The MSCI Emerging Markets Index fell 2.2 percent to 925.41 as of 1:30 p.m. in London, the lowest since Jan. 2. The Hang Seng China Enterprises Index (HSCEI) of Chinese stocks in Hong Kong slumped 3.4 percent, with benchmarks gauges in Russia and India losing at least 1.4 percent. Samsung Electronics Co. (005930), with the biggest weighting in the emerging market index, fell the most since October 2008 after Digitimes reported that Apple Inc. increased its purchases of semiconductors from a competitor.
Greece will hold new elections after President Karolos Papoulias failed to form a ruling coalition, threatening spending cuts required to secure 240 billion euros ($306 billion) in bailouts. Chinese banks and property developers fell in Hong Kong after the Shanghai Securities News said combined net lending for the nation’s four biggest banks was almost zero in the first two weeks of this month. The S&P GSCI index of 24 commodities fell to the lowest level this year.
“Investors are going defensive with cash and fixed-income assets because they are worried about the situation in Europe and China,” said Paul Joseph Garcia, who helps manage about $16.7 billion at Manila-based Bank of the Philippine Islands. “There are fears that Greece will not uphold its bailout plan and China is in for a hard landing.”
Concerns Greece will leave the euro and Europe’s debt crisis will spread has driven the MSCI Emerging Markets Index to a 14 percent decline from its March 2 peak.
The MSCI Emerging Markets Index, up 0.7 percent this year, trades at 9.8 times estimated earnings, compared with 11.5 for the MSCI World Index of advanced nations, which has added 1.9 percent in 2012. The MSCI BRIC Index, which includes stocks from Brazil, Russia, India and China, dropped 2.4 percent today, wiping out this year’s gains.
Gold producers AngloGold Ashanti Ltd. (ANG) and Gold Fields Ltd., (GFI) South Africa’s two largest producers of the metal, sank more than 1.8 percent as gold declined. Johannesburg’s All Share Index (JALSH) declined 0.4 percent, a third day of losses.
Hungary’s BUX Index retreated for a fourth day, falling 1.8 percent. OTP Bank Nyrt., the country’s largest lender, slipped 3.5 percent, extending its losses in the past three days to 7.9 percent.
The Czech PX Index (PX) dropped 0.9 percent to its lowest since Dec. 20. KGHM Polska Miedz SA, Poland’s sole copper producer, helped the WIG 20 Index (WIG20) 0.9 percent lower to the weakest in more than seven months. Azoty Tarnow SA surged the most in more than a year, jumping 12 percent, after OAO Acron of Russia bid for 66 percent stake in Poland’s biggest publicly-traded chemical producer.
Turkey’s ISE National 100 Index (XU100) reversed earlier losses to trade 0.1 percent higher. Gozde Girisim Sermayesi Yatirim Ortakligi AS (GOZDE), a private equity firm owned by Yildiz Holding AS, rose in Istanbul after agreeing to buy a stake in machine tools manufacturer Makina Takim Endustrisi AS.
Dubai’s Financial Market General Index declined to a three-month low.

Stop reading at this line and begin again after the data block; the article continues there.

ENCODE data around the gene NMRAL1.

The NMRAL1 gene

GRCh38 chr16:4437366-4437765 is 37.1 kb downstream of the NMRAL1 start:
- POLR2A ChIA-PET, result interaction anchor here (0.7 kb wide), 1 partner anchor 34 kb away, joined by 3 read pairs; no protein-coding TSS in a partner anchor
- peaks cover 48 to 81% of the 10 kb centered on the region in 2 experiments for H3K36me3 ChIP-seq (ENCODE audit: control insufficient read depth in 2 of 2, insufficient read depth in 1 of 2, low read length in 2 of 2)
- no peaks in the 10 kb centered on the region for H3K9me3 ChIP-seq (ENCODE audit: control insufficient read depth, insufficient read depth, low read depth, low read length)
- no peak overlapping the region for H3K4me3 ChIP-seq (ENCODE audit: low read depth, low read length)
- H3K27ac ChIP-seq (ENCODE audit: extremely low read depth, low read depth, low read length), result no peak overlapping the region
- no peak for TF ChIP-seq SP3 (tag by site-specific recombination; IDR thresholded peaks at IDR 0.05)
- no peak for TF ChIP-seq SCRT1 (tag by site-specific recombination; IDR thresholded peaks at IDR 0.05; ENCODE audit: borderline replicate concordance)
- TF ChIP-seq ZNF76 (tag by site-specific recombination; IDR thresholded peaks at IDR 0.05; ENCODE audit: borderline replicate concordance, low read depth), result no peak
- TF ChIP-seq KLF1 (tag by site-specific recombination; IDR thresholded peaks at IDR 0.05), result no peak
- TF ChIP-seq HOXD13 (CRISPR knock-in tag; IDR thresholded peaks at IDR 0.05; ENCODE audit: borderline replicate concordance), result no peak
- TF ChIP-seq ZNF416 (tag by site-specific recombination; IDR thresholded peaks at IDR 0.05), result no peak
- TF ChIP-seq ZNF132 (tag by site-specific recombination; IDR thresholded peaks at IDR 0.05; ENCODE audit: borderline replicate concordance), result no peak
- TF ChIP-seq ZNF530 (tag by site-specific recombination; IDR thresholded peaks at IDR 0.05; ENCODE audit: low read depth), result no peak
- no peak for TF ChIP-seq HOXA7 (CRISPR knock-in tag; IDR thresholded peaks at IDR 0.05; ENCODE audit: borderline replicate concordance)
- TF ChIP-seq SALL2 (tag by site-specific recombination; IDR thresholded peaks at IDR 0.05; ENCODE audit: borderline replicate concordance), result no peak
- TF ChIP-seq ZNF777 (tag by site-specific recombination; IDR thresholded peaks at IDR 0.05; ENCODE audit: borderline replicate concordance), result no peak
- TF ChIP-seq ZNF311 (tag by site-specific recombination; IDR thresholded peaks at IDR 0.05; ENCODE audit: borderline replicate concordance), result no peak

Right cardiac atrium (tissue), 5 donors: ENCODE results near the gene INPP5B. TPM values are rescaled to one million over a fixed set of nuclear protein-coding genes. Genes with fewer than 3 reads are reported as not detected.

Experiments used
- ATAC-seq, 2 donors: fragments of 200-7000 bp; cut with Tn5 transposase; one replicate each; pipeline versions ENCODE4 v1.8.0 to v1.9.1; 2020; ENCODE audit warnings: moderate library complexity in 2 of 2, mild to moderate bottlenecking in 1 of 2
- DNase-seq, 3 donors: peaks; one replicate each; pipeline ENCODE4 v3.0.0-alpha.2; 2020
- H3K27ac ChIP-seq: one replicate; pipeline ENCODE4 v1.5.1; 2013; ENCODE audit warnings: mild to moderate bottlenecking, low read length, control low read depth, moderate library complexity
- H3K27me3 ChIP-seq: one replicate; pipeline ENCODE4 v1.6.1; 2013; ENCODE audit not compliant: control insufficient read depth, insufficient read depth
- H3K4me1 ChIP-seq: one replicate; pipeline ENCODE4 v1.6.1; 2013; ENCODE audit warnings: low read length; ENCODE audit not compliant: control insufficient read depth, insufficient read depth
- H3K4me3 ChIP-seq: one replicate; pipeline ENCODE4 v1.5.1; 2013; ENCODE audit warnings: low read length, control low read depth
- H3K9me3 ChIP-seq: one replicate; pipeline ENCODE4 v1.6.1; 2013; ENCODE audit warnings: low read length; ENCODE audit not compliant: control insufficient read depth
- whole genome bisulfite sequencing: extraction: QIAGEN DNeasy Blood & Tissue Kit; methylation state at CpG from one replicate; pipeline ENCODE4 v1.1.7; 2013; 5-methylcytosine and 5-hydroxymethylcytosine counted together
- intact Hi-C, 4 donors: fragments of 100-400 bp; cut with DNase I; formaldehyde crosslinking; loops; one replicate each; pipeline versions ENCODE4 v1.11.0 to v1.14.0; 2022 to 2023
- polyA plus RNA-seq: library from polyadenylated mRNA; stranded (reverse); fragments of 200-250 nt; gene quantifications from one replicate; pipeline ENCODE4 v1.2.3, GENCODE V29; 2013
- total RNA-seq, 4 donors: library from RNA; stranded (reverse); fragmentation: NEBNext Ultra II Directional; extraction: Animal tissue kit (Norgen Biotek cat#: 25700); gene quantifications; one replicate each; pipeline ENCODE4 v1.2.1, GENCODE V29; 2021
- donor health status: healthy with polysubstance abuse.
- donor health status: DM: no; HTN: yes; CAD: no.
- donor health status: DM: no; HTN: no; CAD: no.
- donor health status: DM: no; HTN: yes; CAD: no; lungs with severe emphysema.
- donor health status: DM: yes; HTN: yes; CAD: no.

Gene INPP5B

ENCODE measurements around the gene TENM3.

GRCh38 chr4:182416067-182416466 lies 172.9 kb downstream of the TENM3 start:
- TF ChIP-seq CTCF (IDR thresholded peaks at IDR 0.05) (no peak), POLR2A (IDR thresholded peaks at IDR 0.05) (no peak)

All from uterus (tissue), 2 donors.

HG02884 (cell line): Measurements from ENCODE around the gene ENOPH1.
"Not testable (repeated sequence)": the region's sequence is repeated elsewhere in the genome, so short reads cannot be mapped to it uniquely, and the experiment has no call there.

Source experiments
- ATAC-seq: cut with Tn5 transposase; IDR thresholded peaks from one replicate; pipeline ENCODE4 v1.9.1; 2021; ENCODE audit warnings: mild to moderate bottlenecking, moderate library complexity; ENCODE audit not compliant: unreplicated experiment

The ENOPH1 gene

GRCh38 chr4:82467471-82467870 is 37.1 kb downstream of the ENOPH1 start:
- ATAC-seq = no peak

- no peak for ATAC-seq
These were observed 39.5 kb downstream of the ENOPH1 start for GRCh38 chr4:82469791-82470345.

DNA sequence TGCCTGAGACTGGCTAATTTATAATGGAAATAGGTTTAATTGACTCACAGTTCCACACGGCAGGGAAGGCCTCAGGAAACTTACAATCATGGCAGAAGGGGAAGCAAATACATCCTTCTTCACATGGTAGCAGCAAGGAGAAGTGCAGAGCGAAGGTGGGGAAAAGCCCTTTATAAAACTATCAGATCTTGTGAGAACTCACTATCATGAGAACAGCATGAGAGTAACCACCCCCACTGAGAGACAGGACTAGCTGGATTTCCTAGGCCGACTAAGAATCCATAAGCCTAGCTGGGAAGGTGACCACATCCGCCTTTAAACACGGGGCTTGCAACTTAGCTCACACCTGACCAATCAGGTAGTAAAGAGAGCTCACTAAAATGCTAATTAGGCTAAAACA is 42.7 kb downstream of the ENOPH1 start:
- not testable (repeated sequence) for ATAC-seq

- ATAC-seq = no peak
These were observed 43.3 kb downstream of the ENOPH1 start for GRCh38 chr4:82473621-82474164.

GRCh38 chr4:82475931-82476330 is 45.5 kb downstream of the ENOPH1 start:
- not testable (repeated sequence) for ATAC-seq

The ruble weakened for a ninth day, losing 1.2 percent against the dollar as oil, Russia’s biggest export earner, declined to a six-month low.
India’s rupee led declines in emerging-market currencies, falling to a record low as concern debt-stricken Greece will abandon the euro bolstered demand for dollars and curbed bids for emerging-market assets. The Reserve Bank of India is closely observing the rupee’s movement and will act if needed, central bank Deputy Governor H.R. Khan told reporters in Pokhara in Nepal today, without elaborating. Separately, Deputy Governor K.C. Chakrabarty said in Mumbai that the monetary authority isn’t looking to protect any rupee level.
“The fiscal crunch is intensifying in Greece and Spain, and as a result, contagion and risk aversion may escalate further in coming sessions,” George Glynos, an economist at Johannesburg-based ETM Analytics, wrote in e-mailed comments today. For now, the trend for emerging-market currencies and bonds “is toward weakness,” he said.
The MSCI gauge for technology stocks in emerging markets fell for a 10th day, its longest losing streak since 2001 and the worst performer among the broader index’s 10 industry groups. Semiconductor Manufacturing International Corp. (981) sank 11 percent after MSCI Inc. said it will removed the stock from its MSCI China Index.
The Shanghai Composite Index dropped 1.2 percent and the gauge for stocks listed in Hong Kong slumped the most since November after Deutsche Bank AG said investors should underweight Chinese stocks on prospects earnings growth will be hurt by industry overcapacity.
Bank of China Ltd. slid 3 percent in Hong Kong and China Construction Bank Corp. (939) fell 2.8 percent. Combined net lending of China’s four biggest banks was almost zero in the two weeks ended May 13, Shanghai Securities News reported, citing unidentified people familiar with the matter.
The extra yield investors demand to own emerging-market debt over U.S. Treasuries slipped two basis points to 385, according to JPMorgan Chase & Co.’s EMBI Global Index.
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